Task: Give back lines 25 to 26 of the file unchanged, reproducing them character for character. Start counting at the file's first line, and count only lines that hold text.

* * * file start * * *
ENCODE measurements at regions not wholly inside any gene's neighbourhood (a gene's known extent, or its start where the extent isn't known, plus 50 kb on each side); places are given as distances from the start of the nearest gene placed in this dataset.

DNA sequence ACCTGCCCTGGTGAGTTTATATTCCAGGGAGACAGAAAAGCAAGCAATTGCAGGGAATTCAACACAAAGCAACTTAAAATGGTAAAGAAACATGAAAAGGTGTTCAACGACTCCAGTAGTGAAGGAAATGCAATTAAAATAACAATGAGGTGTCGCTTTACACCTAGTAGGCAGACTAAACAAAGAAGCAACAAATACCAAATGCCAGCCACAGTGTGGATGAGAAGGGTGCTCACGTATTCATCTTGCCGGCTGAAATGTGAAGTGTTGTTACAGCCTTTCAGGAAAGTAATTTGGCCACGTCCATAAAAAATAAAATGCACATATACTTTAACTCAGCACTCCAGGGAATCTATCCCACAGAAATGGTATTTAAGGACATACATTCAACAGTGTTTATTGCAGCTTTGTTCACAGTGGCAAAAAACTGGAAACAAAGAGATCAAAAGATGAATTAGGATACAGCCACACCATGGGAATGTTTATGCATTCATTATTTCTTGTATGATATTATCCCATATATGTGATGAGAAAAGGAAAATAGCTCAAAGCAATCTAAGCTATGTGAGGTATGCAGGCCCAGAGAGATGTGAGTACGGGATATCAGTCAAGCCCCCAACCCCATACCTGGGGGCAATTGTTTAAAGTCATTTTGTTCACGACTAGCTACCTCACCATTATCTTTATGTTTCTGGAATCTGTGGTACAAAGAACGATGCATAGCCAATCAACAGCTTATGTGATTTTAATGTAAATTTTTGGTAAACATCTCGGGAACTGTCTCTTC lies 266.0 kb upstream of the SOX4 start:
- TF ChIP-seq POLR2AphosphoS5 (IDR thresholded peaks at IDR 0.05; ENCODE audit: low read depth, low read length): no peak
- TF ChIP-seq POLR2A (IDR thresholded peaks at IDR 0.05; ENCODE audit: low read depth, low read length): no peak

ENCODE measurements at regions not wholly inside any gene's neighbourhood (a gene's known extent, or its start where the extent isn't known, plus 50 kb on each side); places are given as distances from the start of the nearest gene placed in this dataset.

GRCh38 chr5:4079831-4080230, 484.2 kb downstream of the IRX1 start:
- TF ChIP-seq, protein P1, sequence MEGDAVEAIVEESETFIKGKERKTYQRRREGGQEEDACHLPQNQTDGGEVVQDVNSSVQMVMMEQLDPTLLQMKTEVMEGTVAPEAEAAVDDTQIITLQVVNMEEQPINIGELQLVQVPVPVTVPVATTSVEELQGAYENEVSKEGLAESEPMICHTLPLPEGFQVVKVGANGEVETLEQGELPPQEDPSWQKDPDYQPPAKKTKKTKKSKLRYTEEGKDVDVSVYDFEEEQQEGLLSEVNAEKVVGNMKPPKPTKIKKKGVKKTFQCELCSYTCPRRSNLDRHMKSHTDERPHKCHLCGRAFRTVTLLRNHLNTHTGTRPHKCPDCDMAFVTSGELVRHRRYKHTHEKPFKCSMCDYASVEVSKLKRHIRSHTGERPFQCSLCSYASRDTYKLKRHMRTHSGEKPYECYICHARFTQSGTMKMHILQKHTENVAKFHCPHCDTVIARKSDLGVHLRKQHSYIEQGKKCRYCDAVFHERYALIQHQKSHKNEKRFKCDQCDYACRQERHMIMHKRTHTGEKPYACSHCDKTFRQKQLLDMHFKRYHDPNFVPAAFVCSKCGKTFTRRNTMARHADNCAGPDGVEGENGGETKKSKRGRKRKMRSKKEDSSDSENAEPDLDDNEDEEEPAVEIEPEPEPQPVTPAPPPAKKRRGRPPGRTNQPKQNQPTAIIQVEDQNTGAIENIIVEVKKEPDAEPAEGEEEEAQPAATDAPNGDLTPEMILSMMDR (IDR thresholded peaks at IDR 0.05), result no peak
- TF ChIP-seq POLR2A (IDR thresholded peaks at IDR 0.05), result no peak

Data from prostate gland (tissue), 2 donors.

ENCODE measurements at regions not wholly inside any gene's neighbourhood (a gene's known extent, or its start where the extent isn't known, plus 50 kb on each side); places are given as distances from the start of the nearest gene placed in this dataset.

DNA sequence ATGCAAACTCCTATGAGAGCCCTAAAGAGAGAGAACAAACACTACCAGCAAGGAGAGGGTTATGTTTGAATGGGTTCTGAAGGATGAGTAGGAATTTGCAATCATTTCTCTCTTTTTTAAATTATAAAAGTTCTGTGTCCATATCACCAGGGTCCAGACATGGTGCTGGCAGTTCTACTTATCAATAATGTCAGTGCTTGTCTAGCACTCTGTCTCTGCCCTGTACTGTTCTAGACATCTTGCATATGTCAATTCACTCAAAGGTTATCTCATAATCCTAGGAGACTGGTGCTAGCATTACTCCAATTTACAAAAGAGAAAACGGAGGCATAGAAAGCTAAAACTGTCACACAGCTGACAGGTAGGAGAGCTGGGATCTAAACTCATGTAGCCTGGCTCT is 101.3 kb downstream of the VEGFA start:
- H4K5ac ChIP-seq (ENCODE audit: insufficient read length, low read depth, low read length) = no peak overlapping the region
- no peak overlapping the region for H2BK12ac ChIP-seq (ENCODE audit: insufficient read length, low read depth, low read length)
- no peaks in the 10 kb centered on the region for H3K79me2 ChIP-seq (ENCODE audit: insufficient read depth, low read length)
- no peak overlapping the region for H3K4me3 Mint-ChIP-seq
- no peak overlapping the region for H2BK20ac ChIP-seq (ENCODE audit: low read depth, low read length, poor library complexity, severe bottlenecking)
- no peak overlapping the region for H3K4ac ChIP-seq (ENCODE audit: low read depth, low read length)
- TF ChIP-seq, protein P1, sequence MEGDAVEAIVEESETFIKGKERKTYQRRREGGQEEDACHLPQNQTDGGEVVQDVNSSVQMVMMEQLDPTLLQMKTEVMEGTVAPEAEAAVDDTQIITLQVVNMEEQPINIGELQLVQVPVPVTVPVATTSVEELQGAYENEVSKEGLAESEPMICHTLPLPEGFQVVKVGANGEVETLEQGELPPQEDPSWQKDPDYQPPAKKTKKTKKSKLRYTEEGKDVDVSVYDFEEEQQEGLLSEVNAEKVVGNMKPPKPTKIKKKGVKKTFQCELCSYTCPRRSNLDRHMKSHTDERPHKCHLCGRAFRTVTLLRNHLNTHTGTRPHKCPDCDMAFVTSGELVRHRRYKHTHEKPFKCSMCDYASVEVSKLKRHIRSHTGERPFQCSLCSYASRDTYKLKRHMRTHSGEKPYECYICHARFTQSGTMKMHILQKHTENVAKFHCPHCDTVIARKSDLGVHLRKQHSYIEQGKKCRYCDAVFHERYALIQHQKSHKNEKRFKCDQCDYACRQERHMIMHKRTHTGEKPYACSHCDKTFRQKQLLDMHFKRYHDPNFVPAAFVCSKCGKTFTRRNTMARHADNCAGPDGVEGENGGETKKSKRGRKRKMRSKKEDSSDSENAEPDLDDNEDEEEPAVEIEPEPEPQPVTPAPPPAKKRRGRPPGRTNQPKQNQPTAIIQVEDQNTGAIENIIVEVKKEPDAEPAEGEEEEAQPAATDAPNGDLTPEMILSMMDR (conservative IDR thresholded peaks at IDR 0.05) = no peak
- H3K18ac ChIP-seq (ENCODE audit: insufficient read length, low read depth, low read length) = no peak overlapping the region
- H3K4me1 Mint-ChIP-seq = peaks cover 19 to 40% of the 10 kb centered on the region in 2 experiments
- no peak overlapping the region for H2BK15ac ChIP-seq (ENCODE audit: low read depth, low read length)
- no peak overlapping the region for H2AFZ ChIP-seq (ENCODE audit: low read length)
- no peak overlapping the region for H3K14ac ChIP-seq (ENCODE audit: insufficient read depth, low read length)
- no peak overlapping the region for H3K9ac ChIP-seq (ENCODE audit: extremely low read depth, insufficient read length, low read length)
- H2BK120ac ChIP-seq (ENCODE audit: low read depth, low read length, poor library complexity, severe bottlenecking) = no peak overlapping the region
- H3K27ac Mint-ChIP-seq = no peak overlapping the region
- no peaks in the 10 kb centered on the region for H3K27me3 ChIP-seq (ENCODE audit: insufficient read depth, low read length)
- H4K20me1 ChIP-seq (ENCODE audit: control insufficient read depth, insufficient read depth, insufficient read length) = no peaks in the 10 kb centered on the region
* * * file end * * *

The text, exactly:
- H2BK120ac ChIP-seq (ENCODE audit: low read depth, low read length, poor library complexity, severe bottlenecking) = no peak overlapping the region
- H3K27ac Mint-ChIP-seq = no peak overlapping the region